The purpose of this paper is to provide an overview of the implementation process one academic library used to create a loanable technology program to address student…
The purpose of this paper is to provide an overview of the implementation process one academic library used to create a loanable technology program to address student needs for multiple technologies that support and facilitate assignments and other projects, including an increasing number that are multimodal.
This is a case study utilizing focus groups and management data to detail best practices for implementing and maintaining a loanable technology program.
Preliminary results indicate that this program provides value to students and coursework, as well as justifying creating a budget line to support further program development. Implementing a loanable technology program requires additional strategies for policies and procedures related to acquisition, budget allocation, processing, cataloging, check‐out, replacement, and security of the equipment, as well as marketing the service. Findability and equitable student access to loanable technology are also discussed.
An extensive programmatic evaluation method has yet to be put into place to assess the impact of this program. Suggestions for improvements in the program are included.
The process and strategies described in this paper can be replicated by other institutions that are interested in creating a loanable technology program.
Although many institutions provide some loanable technology, there is little written that documents decisions made that lead to a successful, robust, and sustainable program.
This paper aims to present a review of selected mobile learning literature and programmatic approaches for librarians interested in developing mobile digital library…
This paper aims to present a review of selected mobile learning literature and programmatic approaches for librarians interested in developing mobile digital library services in order to equip readers with a framework for understanding and appreciating mobile digital librarianship.
A literature review is culled from distance learning, medical informatics and medical librarianship, internet social studies, and human computer interaction research. Much of the research reviewed focuses on recently released reports as well as library services utilizing mobile technology.
The study finds that mobile learning has seen increased service development, but has not yet evolved to be a robust field in librarianship.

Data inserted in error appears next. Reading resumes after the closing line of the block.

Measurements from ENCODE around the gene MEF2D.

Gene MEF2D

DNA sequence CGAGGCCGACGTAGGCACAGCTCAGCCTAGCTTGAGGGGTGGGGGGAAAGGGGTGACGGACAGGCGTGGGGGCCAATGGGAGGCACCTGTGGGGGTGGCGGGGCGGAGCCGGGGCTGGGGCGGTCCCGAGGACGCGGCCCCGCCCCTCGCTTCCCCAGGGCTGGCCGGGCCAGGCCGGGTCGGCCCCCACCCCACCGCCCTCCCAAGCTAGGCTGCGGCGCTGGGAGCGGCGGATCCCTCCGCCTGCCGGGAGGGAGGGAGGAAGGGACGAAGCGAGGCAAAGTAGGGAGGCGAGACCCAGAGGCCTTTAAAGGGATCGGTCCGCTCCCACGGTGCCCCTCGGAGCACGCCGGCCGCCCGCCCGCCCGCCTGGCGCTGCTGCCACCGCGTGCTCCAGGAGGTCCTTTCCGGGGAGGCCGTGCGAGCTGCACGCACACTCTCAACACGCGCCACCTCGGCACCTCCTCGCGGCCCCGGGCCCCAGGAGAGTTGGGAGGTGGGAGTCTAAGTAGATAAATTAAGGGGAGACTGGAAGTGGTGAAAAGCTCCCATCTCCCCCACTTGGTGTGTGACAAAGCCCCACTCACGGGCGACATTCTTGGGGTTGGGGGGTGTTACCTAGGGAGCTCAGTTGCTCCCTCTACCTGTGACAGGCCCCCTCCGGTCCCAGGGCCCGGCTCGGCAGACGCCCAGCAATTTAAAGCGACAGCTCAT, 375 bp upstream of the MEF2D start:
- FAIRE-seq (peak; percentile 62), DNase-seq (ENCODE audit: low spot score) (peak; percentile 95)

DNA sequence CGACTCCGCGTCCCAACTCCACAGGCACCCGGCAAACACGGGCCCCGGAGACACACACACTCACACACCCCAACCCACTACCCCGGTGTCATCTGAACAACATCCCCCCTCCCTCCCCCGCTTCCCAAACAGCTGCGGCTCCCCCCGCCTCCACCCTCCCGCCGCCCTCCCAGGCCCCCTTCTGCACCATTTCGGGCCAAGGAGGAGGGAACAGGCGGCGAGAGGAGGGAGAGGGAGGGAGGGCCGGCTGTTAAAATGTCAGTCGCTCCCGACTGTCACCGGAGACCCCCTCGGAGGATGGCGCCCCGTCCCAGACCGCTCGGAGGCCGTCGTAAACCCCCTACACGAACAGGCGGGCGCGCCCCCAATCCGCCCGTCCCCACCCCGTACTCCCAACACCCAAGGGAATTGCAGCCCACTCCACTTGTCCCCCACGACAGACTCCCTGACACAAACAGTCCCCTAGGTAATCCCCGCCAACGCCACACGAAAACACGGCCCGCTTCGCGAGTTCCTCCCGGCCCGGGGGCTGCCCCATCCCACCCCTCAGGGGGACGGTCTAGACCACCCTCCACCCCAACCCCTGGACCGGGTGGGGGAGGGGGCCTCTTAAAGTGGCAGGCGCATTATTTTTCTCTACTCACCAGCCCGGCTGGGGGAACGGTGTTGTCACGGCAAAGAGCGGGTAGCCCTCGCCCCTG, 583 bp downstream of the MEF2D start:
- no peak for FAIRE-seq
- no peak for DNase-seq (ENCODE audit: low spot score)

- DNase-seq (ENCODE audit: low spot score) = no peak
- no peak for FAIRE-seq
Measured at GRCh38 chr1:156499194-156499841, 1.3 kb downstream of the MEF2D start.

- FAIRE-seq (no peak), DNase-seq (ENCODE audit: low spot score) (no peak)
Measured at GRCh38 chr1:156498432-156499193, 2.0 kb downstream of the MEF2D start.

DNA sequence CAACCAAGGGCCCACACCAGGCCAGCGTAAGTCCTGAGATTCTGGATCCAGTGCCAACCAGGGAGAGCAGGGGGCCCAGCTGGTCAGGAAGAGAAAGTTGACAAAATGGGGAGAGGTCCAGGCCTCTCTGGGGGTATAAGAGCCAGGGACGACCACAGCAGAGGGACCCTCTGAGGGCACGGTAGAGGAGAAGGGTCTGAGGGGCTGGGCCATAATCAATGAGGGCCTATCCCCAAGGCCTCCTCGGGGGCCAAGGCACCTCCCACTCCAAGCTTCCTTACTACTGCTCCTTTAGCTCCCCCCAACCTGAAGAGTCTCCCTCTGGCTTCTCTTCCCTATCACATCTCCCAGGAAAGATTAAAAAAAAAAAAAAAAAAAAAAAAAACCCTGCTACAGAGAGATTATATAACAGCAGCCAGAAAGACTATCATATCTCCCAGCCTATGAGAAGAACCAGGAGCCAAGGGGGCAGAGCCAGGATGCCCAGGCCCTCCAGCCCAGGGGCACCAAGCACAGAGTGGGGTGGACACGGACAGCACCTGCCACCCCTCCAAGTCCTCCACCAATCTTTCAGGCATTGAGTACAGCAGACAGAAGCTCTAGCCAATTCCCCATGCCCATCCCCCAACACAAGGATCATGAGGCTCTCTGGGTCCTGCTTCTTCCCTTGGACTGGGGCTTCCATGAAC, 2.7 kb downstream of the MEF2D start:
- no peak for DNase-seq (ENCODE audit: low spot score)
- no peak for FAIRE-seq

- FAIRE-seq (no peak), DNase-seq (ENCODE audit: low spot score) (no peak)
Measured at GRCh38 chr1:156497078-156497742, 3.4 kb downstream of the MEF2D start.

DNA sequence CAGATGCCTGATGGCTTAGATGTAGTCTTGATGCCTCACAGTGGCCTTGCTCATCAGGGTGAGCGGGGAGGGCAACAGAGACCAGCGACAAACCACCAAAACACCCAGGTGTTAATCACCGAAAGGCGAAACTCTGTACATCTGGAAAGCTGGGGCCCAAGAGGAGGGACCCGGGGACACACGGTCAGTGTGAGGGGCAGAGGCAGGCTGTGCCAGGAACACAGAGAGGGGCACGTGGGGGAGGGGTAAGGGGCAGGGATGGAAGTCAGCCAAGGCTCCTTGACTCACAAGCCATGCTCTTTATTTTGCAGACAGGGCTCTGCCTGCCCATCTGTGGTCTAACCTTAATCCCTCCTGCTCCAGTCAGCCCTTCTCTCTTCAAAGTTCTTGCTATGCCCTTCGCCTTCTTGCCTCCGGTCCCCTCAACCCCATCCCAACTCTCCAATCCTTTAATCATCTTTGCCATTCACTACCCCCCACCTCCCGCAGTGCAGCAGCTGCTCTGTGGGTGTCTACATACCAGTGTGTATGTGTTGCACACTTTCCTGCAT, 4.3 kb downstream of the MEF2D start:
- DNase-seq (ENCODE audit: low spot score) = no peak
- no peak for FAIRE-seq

The field of mobile digital technology advances very quickly. This research represents the state of mobile learning in mid‐2008.
Library and information professionals will gain a sound conceptual grasp of the social science of mobile technology; the science of mobile technology, and current applications for mobile technology.
This paper addresses issues about the feasibility and future development for library services utilizing mobile technology, provides directions for future individual study and institutional research and development.
Purpose – The purpose of this chapter is to discuss managing sustainability across an industry and examine the catalyst, enablers, and challenges for systems-level change…
Purpose – The purpose of this chapter is to discuss managing sustainability across an industry and examine the catalyst, enablers, and challenges for systems-level change through a case study of one organization, the Port of Los Angeles (POLA), and its participation in the Sustainable Enterprise Executive Roundtable (SEER) action learning network.
Methodology/approach – The chapter uses a case study approach, written by reflective practitioners in action.
Findings – The challenges and enablers of achieving organizational change for sustainability within the POLA ecology are addressed as part of a forcefield of enablers and obstacles. Action learning in the context of collaborative projects across the ecology becomes a key process for managing change toward a sustainable goods movement ecosystem.
Research/practical implications – The chapter is addressed to those scholar-practitioners who struggle with issues of organizational change for sustainability outcomes. The core work is to align organizations, within and around the node organization, for sustainability. By analyzing the systems forcefield, we can better perceive the implications for action and identify leverage for change.
Social implications – Organizations are the key unit for culture change for sustainability within society. Engaging with other organizations involved in the work of sustainability is required to create systems-level change.
Originality/value – The scholarly contribution is based on revisiting the usefulness of Lewin's Change Forcefield, which the authors have adapted by integrating the concepts of the learning organization and systems thinking to help understand change and redesign efforts for sustainability within and among organizations.
More than 100 macros have been written and made available on the Web since the debut of PFW in 1996. Evidently, OML has benefited many OCLC system users in automating…
More than 100 macros have been written and made available on the Web since the debut of PFW in 1996. Evidently, OML has benefited many OCLC system users in automating their jobs. Nevertheless, finding the desired macros takes considerable time and effort because Web sites that provide macros present them in widely varied formats. This article presents the Web sites that currently provide macros for sharing, initiates the discussion on Web macro presentation guidelines, evaluates the presented Web sites based on these guidelines, and provides a source list of useful macros specifically for OCLC subsystem applications.